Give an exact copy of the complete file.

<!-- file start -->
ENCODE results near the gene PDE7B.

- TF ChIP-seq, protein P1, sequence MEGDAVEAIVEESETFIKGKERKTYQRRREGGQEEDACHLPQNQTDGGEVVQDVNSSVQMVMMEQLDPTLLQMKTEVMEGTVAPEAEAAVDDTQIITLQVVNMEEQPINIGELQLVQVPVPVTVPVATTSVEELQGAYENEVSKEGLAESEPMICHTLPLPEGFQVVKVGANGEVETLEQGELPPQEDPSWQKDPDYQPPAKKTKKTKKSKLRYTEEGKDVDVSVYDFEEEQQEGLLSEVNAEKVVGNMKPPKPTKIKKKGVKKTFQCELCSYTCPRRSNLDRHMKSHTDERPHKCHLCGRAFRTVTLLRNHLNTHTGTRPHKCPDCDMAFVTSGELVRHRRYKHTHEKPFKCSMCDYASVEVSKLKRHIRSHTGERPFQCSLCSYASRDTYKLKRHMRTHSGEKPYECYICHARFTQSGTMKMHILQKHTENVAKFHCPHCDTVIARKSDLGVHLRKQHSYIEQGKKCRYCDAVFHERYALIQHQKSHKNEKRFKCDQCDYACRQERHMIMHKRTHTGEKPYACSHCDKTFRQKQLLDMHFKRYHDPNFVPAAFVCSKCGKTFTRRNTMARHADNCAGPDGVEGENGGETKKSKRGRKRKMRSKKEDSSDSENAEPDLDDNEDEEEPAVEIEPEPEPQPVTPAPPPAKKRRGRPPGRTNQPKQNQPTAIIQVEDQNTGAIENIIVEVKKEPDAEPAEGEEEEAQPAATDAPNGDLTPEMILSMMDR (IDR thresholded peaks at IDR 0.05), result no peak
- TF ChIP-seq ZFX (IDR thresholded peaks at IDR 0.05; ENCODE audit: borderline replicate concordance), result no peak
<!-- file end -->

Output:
ENCODE results near the gene PDE7B.

- TF ChIP-seq, protein P1, sequence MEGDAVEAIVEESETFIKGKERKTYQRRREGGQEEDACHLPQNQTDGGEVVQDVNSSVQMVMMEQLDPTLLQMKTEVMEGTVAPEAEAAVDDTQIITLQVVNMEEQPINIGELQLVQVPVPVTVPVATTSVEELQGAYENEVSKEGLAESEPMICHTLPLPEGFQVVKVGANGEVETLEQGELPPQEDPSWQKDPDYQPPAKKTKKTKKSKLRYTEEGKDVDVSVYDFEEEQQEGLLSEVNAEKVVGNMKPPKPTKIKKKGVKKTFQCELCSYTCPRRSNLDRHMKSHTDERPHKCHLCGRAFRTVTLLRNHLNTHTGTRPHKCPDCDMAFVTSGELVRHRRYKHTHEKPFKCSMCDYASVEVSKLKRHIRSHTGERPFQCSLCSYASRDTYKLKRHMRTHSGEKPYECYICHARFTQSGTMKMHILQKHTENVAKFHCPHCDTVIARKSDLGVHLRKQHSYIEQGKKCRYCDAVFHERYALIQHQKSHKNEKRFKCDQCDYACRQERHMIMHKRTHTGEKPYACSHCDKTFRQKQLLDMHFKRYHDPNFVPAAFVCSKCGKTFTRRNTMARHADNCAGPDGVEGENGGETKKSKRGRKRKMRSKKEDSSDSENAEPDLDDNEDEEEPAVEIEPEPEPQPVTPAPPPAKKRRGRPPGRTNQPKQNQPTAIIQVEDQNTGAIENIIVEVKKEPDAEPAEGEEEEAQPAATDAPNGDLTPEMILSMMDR (IDR thresholded peaks at IDR 0.05), result no peak
- TF ChIP-seq ZFX (IDR thresholded peaks at IDR 0.05; ENCODE audit: borderline replicate concordance), result no peak